If the Presentation Server is operating in high-availability mode, run the preceding command from the computer that operating as primary Presentation Server

Now that you have verified the certificates it is time to apply these same certificates to the TrueSight Presentation Server.

 

Now that you have verified the certificates it is time to apply these same certificates to the TrueSight Presentation Server.

 

RSSO - Instructions to apply the RSSO certificate on the TSPS server - TrueSight Presentation Server 11.0

 

ASSO - Instructions to apply the ASSO certificate on the TSPS server - TrueSight Presentation Server 10.x

 

These instructions are specific to your installation environment scenario so be sure to follow the steps according to your setup.

 

Now, once that is done, then it is time create a secure certificate for the TrueSight Presentation Server. This is the certificate which will be applied to the various components which will communicate with the Presentation Server. These steps are documented here for TSPS 11.0 and TSPS 10.7 The process is somewhat long but it is well documented in our online docs. Be sure to follow each step. As with the RSSO/ASSO certificates there are instructions on how to setup HA certificates as well as how to verify the TSPS certificates created.

Seems daunting right? No problem, take a look at the process below:

 

To create a signed certificate for the TrueSight Presentation Server

1.    Log on to the host computer where the Presentation Server is installed.

2.    The keytool utility that is used to generate, and import the certificates is present in the <TrueSight Presentation Server Installation Directory>\jre\bin directory. Add this directory path to the PATH environment variable by running the following command:

Microsoft Windows

set PATH=<TrueSight Presentation Server Install Directory>\truesightpserver\modules\jre\bin;%PATH%

Linux

export PATH=<TrueSight Presentation Server Install Directory>/truesightpserver/modules/jre/bin:$PATH

3.    Navigate to the directory where the loginvault.ks keystore is located.

Windows operating system: <TrueSight Presentation Server Installation Directory>\truesightpserver\conf\secure

Linux: <TrueSight Presentation Server Installation Directory>/truesightpserver/conf/secure

 

Note: Take a backup of the \conf\secure folder and save it in a location that is not in the TrueSight Presentation Server install path. If you need to reinstall the Presentation Server in case the server stops processing, you can restore this backed up folder.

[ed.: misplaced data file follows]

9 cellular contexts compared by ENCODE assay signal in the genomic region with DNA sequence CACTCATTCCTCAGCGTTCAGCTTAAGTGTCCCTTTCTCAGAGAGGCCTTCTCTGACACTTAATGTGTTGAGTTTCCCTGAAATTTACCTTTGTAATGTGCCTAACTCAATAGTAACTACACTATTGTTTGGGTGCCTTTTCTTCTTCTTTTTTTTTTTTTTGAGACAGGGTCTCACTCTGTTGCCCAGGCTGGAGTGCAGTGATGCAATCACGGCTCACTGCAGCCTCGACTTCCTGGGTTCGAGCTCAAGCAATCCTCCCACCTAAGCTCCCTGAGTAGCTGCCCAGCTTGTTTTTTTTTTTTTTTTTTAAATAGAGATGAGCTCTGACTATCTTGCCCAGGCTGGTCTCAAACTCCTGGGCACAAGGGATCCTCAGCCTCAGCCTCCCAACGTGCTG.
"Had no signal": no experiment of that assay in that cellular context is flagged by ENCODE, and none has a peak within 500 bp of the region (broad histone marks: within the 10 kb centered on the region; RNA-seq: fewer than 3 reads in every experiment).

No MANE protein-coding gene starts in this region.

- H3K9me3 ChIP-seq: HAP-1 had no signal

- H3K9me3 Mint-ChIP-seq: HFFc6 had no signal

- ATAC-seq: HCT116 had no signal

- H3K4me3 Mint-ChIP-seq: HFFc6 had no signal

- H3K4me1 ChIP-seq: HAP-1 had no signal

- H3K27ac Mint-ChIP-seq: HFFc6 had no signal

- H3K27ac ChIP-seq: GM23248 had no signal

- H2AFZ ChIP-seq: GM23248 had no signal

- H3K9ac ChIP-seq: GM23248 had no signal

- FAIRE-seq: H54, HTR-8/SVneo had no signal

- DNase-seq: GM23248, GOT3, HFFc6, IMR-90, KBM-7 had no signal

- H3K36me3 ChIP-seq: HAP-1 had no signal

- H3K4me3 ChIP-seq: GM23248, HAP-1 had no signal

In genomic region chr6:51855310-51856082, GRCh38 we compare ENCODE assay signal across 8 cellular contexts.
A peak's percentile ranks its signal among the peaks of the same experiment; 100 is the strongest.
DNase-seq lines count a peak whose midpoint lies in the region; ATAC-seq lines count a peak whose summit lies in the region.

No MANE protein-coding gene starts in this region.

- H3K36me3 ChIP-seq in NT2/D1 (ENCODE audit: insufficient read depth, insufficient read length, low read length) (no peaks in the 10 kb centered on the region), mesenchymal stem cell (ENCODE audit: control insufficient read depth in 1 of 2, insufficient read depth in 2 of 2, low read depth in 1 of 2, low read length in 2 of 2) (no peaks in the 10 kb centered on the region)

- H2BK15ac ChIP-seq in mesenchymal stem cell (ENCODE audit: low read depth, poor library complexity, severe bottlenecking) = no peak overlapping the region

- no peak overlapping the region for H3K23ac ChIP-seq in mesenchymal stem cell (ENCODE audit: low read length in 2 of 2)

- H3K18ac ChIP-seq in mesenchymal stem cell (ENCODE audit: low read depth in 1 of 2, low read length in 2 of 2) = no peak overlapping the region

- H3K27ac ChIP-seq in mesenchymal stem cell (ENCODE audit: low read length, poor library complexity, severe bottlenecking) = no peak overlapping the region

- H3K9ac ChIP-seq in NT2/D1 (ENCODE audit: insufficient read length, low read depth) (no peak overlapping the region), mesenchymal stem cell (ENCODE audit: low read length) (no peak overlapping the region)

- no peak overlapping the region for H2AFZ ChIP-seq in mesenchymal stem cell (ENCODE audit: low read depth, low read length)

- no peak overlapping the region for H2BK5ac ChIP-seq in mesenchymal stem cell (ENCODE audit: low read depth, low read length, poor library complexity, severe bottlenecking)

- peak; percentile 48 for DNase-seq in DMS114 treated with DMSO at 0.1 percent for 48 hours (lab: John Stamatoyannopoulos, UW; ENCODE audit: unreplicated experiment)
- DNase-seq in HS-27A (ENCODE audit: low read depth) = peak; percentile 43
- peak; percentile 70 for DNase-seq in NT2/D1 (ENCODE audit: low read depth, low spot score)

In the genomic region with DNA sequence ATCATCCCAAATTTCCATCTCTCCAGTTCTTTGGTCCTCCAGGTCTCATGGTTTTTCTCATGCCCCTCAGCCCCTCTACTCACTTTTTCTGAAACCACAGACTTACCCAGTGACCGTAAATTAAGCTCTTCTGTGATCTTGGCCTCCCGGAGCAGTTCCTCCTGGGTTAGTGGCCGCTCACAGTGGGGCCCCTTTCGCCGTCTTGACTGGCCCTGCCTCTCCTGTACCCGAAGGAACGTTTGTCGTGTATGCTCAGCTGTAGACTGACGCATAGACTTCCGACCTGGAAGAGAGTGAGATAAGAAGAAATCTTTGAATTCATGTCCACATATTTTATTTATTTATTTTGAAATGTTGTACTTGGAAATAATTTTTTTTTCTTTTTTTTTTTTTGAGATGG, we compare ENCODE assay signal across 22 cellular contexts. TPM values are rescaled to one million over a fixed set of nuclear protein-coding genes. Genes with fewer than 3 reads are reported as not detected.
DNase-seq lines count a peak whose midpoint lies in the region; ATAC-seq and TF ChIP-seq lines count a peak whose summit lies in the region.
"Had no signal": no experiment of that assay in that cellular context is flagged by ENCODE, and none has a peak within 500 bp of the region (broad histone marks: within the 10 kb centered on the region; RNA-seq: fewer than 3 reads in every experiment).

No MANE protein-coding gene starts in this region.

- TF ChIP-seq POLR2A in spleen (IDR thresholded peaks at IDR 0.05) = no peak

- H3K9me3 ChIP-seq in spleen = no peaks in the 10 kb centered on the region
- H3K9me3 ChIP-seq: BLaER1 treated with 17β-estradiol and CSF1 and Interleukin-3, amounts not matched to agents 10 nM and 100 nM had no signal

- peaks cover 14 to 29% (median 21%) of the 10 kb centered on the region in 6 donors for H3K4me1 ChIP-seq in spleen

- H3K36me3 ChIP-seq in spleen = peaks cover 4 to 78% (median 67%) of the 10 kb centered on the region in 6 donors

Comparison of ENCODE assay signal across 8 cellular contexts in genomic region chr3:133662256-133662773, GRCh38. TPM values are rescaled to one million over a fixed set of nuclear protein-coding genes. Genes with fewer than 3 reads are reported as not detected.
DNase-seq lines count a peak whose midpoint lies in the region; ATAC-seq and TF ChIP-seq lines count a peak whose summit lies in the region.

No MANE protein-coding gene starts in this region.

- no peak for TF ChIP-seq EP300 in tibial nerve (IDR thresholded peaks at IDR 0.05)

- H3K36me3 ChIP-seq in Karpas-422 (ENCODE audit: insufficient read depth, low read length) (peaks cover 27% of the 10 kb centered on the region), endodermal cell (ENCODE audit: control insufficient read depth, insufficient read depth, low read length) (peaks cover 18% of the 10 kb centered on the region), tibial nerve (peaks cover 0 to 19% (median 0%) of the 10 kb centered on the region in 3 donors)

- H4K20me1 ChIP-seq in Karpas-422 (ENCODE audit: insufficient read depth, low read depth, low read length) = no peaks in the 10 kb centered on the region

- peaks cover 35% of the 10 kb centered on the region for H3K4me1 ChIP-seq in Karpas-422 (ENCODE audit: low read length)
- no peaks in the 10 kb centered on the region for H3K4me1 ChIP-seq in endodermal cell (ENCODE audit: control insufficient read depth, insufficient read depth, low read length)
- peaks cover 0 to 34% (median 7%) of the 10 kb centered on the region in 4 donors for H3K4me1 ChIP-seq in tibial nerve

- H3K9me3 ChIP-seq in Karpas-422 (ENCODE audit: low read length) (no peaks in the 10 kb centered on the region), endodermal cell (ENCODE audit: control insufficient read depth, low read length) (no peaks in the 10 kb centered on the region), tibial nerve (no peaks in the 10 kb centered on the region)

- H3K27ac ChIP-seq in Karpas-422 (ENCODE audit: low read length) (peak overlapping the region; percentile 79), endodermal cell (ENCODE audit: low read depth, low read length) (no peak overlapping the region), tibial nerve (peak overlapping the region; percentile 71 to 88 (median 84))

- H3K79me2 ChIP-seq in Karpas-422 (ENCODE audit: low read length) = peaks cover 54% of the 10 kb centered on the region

4.    Copy loginvault.ks keystore file and rename it as  loginvault-update.ks

5.    List all the keys in the loginvault-update.ks keystore file by running the following command:

keytool -list -keystore loginvault-update.ks -storepass changeit

   Note:   changeit is the default password for the loginvault-update.ks keystore.

6.    Delete the existing certificate aliases: root, intermediateCA, and truesightserver from the loginvault-update.ksby running the following command:

keytool -delete -alias root -keystore loginvault-update.ks -storepass changeit

keytool -delete -alias intermediateCA -keystore loginvault-update.ks -storepass changeit

keytool -delete -alias truesightserver -keystore loginvault-update.ks -storepass changeit

 

Parameter description

  • root: Alias name for the root certificate. If the alias name of the root certificate is different, then use the relevant name in the preceding command.
  • intermediateCA: Alias name for the intermediate certificate. If the alias name of the intermediate certificate is different, then use the relevant name in the preceding command.
  • truesightserver: Alias name for the presentation server certificate. If the alias name of the presentation server certificate is different, then use the relevant name in the preceding command.

7.    Run the list command again to verify that the aliases are deleted:

keytool -list -keystore loginvault-update.ks -storepass changeit

8.    Generate a new key pair within the loginvault-update.ks keystore by running the following command.